Saturday, June 23, 2012

Seeing Color

Well, that was lovely.  A friend just sent me an email thing about seeing color.  You know those forward things that you usually just delete and sigh, wondering why they seem to fill your email inbox with this nonsense.  But since I was kind of stuck on the bible study writing so far, I thought, what the heck, give it a go.  And it was lovely. 

Someone made a little movie made up of still pictures, some gentle piano music in the background and the words “Did you even think what a blessing it is to be able to see, and to see in color?”  Then it says sit back and enjoy for a few minutes, so I did.  And there were these dramatic landscape pictures that first appeared in black and white and then burst out in color.  It was quite a change from one to the other, I must say.  And it was fun to watch for a few minutes, carried away by the music and loveliness of the photography.

Then it hit me, I had the answer to the question for this week.  OK, stay with me here.  This is the question I chose to answer: “Why don’t we hear about the 10 Commandments any more?”  There was more on the card though.  The writer went on to say that his/her history growing up in the Baptist tradition meant that there was regular exposure to the Ten Commandments.  But now it seemed as though they had disappeared from view.  Or at least from active consciousness.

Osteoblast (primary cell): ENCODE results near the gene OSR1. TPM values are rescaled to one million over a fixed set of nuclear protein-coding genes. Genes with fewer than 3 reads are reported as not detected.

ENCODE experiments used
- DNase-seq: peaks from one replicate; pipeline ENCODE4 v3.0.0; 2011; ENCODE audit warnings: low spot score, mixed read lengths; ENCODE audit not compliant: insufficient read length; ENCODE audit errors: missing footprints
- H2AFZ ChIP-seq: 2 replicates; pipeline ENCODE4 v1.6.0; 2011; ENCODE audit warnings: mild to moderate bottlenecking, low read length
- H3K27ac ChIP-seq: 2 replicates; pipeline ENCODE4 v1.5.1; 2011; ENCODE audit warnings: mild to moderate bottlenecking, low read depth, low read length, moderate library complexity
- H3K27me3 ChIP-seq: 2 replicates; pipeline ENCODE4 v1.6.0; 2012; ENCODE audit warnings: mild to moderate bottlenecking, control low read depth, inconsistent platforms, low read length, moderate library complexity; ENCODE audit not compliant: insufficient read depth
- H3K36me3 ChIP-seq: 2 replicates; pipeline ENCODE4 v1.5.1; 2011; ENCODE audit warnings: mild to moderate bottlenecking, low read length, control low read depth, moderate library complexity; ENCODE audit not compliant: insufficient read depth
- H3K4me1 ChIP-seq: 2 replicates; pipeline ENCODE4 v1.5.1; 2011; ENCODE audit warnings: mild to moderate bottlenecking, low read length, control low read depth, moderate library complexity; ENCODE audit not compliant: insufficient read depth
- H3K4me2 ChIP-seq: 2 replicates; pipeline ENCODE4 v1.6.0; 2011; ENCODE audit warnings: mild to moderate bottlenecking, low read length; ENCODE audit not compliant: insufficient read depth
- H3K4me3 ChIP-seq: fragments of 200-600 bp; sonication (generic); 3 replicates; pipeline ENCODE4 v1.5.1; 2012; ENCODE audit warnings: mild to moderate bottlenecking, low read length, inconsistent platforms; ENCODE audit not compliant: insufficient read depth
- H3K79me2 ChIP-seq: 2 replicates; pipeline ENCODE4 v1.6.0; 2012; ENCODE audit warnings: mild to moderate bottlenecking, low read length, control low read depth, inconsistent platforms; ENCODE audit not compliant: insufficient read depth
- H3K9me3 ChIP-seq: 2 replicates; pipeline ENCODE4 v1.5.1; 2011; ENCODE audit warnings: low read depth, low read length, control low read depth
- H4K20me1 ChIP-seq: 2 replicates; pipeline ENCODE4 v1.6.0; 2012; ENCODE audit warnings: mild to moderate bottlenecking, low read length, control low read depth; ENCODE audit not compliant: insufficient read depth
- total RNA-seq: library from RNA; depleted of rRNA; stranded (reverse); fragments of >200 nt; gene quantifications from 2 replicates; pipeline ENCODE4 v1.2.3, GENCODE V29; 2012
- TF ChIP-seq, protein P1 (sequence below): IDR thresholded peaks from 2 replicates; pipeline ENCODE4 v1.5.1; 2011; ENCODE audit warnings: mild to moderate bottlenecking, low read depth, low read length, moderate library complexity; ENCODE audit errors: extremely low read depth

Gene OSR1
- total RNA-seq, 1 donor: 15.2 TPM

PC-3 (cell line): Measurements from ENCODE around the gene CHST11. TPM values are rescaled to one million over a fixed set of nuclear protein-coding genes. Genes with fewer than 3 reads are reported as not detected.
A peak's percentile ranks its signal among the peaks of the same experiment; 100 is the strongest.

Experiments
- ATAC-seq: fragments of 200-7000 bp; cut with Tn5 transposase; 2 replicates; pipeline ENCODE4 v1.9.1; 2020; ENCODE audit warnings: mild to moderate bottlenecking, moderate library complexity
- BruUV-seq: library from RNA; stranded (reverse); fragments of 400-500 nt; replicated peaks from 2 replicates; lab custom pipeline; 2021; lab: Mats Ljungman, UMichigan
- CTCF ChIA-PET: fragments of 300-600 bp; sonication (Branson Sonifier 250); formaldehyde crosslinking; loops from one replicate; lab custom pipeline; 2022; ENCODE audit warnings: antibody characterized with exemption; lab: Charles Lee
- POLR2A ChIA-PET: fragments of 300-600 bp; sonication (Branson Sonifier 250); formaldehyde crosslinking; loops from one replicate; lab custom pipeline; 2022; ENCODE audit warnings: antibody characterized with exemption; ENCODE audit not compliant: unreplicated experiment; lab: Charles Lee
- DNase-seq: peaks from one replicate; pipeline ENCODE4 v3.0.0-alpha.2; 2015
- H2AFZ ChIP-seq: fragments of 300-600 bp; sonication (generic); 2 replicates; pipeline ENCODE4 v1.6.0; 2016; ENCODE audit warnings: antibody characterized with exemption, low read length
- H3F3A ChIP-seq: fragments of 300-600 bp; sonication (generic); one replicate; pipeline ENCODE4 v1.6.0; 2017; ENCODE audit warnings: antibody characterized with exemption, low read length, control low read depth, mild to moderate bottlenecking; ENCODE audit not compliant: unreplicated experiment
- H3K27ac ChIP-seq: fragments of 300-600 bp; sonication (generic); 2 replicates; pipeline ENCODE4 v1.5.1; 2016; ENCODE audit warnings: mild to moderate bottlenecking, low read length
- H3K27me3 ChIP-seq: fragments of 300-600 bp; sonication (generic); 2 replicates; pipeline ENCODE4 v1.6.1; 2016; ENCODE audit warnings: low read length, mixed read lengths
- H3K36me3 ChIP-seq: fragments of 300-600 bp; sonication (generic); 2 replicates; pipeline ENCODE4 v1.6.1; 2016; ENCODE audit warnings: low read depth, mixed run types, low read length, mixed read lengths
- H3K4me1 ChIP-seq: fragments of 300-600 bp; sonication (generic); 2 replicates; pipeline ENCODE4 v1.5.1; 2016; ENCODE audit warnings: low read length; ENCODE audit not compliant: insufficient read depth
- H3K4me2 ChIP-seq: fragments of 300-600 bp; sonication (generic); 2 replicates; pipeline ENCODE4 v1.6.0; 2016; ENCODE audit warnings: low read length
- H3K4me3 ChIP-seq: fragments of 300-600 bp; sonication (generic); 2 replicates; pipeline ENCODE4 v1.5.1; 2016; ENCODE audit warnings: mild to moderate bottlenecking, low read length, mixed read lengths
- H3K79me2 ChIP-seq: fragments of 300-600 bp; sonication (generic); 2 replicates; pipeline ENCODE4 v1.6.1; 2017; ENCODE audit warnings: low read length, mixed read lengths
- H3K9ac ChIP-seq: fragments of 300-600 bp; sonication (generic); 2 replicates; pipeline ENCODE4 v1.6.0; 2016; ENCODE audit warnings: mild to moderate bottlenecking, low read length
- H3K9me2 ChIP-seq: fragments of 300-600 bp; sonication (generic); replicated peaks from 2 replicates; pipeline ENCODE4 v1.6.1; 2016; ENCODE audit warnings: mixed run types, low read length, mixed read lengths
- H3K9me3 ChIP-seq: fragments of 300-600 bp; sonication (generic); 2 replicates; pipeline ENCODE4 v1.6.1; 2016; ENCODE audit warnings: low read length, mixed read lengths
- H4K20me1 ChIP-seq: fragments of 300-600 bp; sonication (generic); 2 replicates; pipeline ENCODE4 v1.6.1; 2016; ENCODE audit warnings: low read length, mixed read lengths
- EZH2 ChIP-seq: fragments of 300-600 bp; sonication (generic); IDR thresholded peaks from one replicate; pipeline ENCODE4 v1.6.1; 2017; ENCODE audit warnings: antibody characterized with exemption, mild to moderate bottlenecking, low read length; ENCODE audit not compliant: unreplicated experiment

So, the question implied, do we United Methodists not care about the Ten Commandments anymore?  Have succumbed to the “anything goes” culture in which we live and spend all our time just pouring out buckets of grace in endless forgiveness mode, or really NBD mode (no big deal) since forgiveness implies a wrong-doing and no one wants to go there. There’s a free pass whether anyone asks for it or not? 

Well, no.  Any denomination that traces its origins back to someone who spoke so often about spiritual discipline, about sanctification, about Christian perfection in love can’t be completely casual about law.  At least it seems that way to me.  On the other hand, it might be argued that we have gotten a little casual about law.  In our effort to be nice, to be tolerant, to be user-friendly, it could be said that we have been a bit neglectful about law.  We’ve gotten lazy, or embarrassed, or indulgent and what we really need is a re-emphasis on the law, starting withe the ten commandments.  Am I right?  Well, then, here they are.  Let’s have at it.